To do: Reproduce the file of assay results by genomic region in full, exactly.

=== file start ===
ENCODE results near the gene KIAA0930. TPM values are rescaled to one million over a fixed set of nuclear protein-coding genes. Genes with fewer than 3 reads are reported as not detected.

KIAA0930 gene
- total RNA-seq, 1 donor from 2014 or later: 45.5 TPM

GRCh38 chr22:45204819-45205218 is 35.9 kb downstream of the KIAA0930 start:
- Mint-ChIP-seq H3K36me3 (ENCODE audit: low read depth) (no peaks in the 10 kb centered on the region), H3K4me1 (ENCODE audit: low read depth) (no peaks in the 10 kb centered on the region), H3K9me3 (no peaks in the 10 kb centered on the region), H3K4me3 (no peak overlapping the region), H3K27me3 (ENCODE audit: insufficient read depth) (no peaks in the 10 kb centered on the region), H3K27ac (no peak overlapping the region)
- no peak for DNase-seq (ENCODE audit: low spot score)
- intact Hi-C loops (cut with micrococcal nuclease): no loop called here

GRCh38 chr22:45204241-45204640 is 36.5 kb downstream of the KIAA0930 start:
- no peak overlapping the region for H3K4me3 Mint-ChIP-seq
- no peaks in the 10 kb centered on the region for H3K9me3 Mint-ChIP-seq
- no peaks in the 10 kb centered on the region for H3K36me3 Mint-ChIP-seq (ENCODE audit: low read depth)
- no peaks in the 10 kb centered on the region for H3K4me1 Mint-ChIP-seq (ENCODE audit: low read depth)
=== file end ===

ENCODE results near the gene KIAA0930. TPM values are rescaled to one million over a fixed set of nuclear protein-coding genes. Genes with fewer than 3 reads are reported as not detected.

KIAA0930 gene
- total RNA-seq, 1 donor from 2014 or later: 45.5 TPM

GRCh38 chr22:45204819-45205218 is 35.9 kb downstream of the KIAA0930 start:
- Mint-ChIP-seq H3K36me3 (ENCODE audit: low read depth) (no peaks in the 10 kb centered on the region), H3K4me1 (ENCODE audit: low read depth) (no peaks in the 10 kb centered on the region), H3K9me3 (no peaks in the 10 kb centered on the region), H3K4me3 (no peak overlapping the region), H3K27me3 (ENCODE audit: insufficient read depth) (no peaks in the 10 kb centered on the region), H3K27ac (no peak overlapping the region)
- no peak for DNase-seq (ENCODE audit: low spot score)
- intact Hi-C loops (cut with micrococcal nuclease): no loop called here

GRCh38 chr22:45204241-45204640 is 36.5 kb downstream of the KIAA0930 start:
- no peak overlapping the region for H3K4me3 Mint-ChIP-seq
- no peaks in the 10 kb centered on the region for H3K9me3 Mint-ChIP-seq
- no peaks in the 10 kb centered on the region for H3K36me3 Mint-ChIP-seq (ENCODE audit: low read depth)
- no peaks in the 10 kb centered on the region for H3K4me1 Mint-ChIP-seq (ENCODE audit: low read depth)